IDEAS home Printed from https://ideas.repec.org/p/hit/hitcei/2014-1.html
   My bibliography  Save this paper

Emissions Trading, Firm Heterogeneity, and Intra-Industry Reallocations in the Long Run

Author

Listed:
  • Konishi, Yoshifumi
  • Tarui, Nori

Abstract

Design of environmental regulation has substantial implications for size distribution and mass of firms within and across industries in the long run. In a general equilibrium model that accounts for endogenous entry and exit of heterogeneous firms, the welfare impacts of emissions trading are analytically decomposed into the effects on economy-wide income, mass of firms, size distribution, markups, and factor prices. Distortionary impacts on size distribution and permit price depend on the conditionality of permit distribution, interactions between changes in entry-exit conditions and in aggregate accounting conditions, the factor intensity of entry, and coverage of non-pollution-intensive sectors in emissions trading.

Suggested Citation

  • Konishi, Yoshifumi & Tarui, Nori, 2014. "Emissions Trading, Firm Heterogeneity, and Intra-Industry Reallocations in the Long Run," CEI Working Paper Series 2014-1, Center for Economic Institutions, Institute of Economic Research, Hitotsubashi University.
  • Handle: RePEc:hit:hitcei:2014-1
    as

    Download full text from publisher

    File URL: http://hermes-ir.lib.hit-u.ac.jp/hermes/ir/re/28323/wp2014-1.pdf
    Download Restriction: no
    ---><---

    References listed on IDEAS

    as
    1. Stefan Ambec & Mark A. Cohen & Stewart Elgie & Paul Lanoie, 2013. "The Porter Hypothesis at 20: Can Environmental Regulation Enhance Innovation and Competitiveness?," Review of Environmental Economics and Policy, Association of Environmental and Resource Economists, vol. 7(1), pages 2-22, January.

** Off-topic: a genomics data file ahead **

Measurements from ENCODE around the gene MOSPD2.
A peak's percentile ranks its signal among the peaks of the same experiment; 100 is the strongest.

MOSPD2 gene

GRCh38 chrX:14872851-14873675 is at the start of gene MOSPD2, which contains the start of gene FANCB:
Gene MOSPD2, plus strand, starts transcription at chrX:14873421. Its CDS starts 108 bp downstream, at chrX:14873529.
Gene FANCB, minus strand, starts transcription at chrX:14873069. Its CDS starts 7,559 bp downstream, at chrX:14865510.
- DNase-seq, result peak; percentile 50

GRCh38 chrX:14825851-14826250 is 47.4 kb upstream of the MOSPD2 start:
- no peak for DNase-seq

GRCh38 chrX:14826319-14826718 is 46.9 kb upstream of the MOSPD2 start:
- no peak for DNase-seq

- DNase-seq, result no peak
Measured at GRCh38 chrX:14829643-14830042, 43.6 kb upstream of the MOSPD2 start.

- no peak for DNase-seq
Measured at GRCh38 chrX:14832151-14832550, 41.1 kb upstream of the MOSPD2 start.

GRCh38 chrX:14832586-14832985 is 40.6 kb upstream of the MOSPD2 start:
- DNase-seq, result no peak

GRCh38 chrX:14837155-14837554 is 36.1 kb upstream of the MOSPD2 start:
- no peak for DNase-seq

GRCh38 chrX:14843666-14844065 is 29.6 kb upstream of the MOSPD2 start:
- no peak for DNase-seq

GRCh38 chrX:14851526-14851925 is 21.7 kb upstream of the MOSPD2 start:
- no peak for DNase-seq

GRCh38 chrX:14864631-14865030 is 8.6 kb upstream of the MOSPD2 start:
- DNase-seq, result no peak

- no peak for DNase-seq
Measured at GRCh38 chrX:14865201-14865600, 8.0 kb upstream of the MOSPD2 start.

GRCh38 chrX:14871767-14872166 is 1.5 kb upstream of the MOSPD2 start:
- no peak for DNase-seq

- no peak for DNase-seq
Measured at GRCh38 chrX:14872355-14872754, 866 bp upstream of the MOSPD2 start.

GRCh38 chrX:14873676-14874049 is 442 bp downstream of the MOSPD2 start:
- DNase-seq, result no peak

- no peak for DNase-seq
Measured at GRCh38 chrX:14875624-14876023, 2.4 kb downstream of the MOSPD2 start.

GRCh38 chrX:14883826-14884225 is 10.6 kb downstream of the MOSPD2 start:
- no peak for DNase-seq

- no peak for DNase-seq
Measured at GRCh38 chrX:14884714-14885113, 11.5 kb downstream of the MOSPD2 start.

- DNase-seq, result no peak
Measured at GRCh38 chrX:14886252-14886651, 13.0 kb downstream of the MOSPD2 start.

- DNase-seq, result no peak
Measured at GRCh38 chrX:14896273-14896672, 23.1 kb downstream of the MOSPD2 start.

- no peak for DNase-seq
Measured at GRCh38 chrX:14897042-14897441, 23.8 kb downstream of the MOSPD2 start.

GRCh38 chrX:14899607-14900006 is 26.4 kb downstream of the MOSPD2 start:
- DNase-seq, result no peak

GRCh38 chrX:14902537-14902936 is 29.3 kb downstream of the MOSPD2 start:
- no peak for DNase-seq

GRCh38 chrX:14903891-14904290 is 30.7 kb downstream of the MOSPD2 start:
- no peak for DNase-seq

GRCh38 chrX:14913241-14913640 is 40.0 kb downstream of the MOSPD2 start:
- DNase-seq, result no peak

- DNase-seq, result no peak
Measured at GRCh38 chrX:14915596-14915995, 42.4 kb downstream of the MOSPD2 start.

2. Robert W. Hahn & Robert N. Stavins, 2011. "The Effect of Allowance Allocations on Cap-and-Trade System Performance," Journal of Law and Economics, University of Chicago Press, vol. 54(S4), pages 267-294.
    3. Jonathan Eaton & Samuel Kortum & Francis Kramarz, 2011. "An Anatomy of International Trade: Evidence From French Firms," Econometrica, Econometric Society, vol. 79(5), pages 1453-1498, September.
    4. Ronald Shadbegian & Wayne Gray, 2006. "Assessing multi-dimensional performance: environmental and economic outcomes," Journal of Productivity Analysis, Springer, vol. 26(3), pages 213-234, December.
    5. Elhanan Helpman & Marc J. Melitz & Stephen R. Yeaple, 2004. "Export Versus FDI with Heterogeneous Firms," American Economic Review, American Economic Association, vol. 94(1), pages 300-316, March.
    6. Adam B. Jaffe et al., 1995. "Environmental Regulation and the Competitiveness of U.S. Manufacturing: What Does the Evidence Tell Us?," Journal of Economic Literature, American Economic Association, vol. 33(1), pages 132-163, March.
    7. Meredith Fowlie & Mar Reguant & Stephen P. Ryan, 2016. "Market-Based Emissions Regulation and Industry Dynamics," Journal of Political Economy, University of Chicago Press, vol. 124(1), pages 249-302.
    8. Andrew B. Bernard & Stephen J. Redding & Peter K. Schott, 2007. "Comparative Advantage and Heterogeneous Firms," Review of Economic Studies, Oxford University Press, vol. 74(1), pages 31-66.
    9. Cole, Matthew A. & Elliott, Robert J.R. & Shimamoto, Kenichi, 2005. "Industrial characteristics, environmental regulations and air pollution: an analysis of the UK manufacturing sector," Journal of Environmental Economics and Management, Elsevier, vol. 50(1), pages 121-143, July.